The Loudoun Academy of Science, a six-year-old public magnet school in Sterling inspired in part by the Thomas Jefferson High School for Science and Technology, already matches that famous school in one vital statistic: Like Jefferson, the Academy of Science each year rejects about 85 percent of applicants.
With 240 students, the academy is one-seventh the size of Jefferson and takes only Loudoun County residents (Jefferson draws from most of Northern Virginia), but it has won glowing reviews from students and has created a research curriculum rare in U.S. secondary education.
“It was completely unlike the standard classroom procedure that I was used to, and I absolutely loved it,” said Carter Huffman, an academy graduate now at MIT. “I have yet to hear of another school that so encourages all of its students to pursue major independent research.”
Elizabeth Asai, another academy graduate, said she and a couple of Yale classmates received university funding this year to design biomedical devices, usually a process daunting to undergraduates. Her friends “were astounded by the ease of presenting our proposal and actually receiving a grant,” she said, but, having attended the Academy of Science, to her “this seemed normal.”
About a dozen magnet programs in the Washington area have developed strong reputations, but few are as selective as the academy and as different in the way they teach. Academy students attend academy classes on the campus of Dominion High School every other day, doing social studies and English at their home schools on the alternate days. They do activities and sports at their home schools, but much of their free time is devoted to their academy research projects.
The ninth-through-12th-gradeschool has some extraordinary faculty members. My eldest child attended a private high school, Polytechnic, across the street from the California Institute of Technology when we lived in Pasadena in the 1980s. His best math teacher was Richard Sisley, who in 2005 decided to leave California and become a founding teacher at the academy. Like the rest of the faculty, Sisley is full of ideas, such as inviting students to spend the summer exploring algebra topics they didn’t fit in during the regular year.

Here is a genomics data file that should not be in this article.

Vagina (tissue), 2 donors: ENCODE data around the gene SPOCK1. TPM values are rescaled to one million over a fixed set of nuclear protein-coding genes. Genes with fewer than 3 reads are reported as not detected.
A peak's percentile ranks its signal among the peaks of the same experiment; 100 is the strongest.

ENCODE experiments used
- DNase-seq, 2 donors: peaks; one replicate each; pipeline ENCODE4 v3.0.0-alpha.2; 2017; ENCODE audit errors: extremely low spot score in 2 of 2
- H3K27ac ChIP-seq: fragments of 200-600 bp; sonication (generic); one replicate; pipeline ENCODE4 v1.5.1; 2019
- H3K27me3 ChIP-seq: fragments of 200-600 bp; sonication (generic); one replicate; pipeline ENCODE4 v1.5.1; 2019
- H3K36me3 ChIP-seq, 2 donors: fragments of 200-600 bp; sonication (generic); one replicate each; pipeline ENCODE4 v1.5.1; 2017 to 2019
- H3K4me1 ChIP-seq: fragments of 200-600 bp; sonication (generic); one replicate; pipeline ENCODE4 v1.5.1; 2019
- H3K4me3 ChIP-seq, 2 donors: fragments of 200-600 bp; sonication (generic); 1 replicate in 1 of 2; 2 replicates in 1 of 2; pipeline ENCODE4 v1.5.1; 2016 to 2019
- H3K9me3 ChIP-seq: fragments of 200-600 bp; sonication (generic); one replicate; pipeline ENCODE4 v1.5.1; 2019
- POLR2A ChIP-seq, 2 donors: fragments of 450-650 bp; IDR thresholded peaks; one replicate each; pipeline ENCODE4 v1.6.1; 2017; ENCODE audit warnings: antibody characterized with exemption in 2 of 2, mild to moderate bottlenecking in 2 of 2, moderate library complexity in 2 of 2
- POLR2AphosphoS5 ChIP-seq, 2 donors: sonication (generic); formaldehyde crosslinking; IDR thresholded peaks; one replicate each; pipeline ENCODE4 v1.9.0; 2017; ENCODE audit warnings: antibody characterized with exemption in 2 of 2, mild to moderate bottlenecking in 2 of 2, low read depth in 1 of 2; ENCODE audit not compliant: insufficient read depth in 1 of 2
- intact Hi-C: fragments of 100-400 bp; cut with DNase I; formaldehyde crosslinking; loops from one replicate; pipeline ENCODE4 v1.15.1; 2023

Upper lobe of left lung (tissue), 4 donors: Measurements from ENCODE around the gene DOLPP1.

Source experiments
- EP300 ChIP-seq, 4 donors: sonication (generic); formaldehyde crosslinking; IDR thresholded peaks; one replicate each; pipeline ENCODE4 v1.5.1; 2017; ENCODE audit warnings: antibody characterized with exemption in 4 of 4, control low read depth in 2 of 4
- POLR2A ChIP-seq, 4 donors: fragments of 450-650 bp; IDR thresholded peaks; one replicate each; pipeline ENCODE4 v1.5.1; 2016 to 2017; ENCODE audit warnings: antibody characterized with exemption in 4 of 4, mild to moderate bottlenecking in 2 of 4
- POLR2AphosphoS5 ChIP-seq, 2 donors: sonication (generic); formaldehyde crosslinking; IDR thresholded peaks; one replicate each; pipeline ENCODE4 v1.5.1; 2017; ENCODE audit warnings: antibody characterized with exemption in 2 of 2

George Wolfe, a former star teacher in Rochester, N.Y., who has directed the academy since itsbeginning, says some Loudoun students are so impressed that they have rejected offers from Jefferson in favor of the academy. The school’s Web site says the cornerstone of its approach is “a two-year inquiry-based, integrated physical science course, which includes the study of Earth Science, Chemistry, and Physics followed in junior year by a project-based Biology course.”
Ari Dyckovsky, a junior, said he was fascinated his freshman year by a PBS program on scientists working to reach absolute-zero temperatures. That led him to contact National Institute of Standards and Technology physicist Steven Olmschenk and begin a project on long-distance quantum entanglement between storage devices. Dyckovsky sees this as a path to “perfectly secure communications” that “forever eliminate the modern hacker.”
He went to Moscow at the beginning of his junior year and placed first in the 2010 International Space Olympics. Other awards have followed. He isn’t even a senior yet.
Academy students say they are happy with the prizes and admission to selective colleges, but what most pleases them is the way the school transforms their way of learning and thinking. Yasamin Sharifzadeh, who is going to Stanford, said the academy taught her to “explore other possibilities and take that C on my test as a lesson to be learned for the upcoming test.” The math curriculum, she said, “forces students to get a glimpse of a concept before it is taught, and in this way, a greater understanding is reached in the end.”
That instructional style might not work so well at high schools where the average SAT score is not, as it is at the academy, over 2000. But less selective schools might find it interesting to try it and see what happens.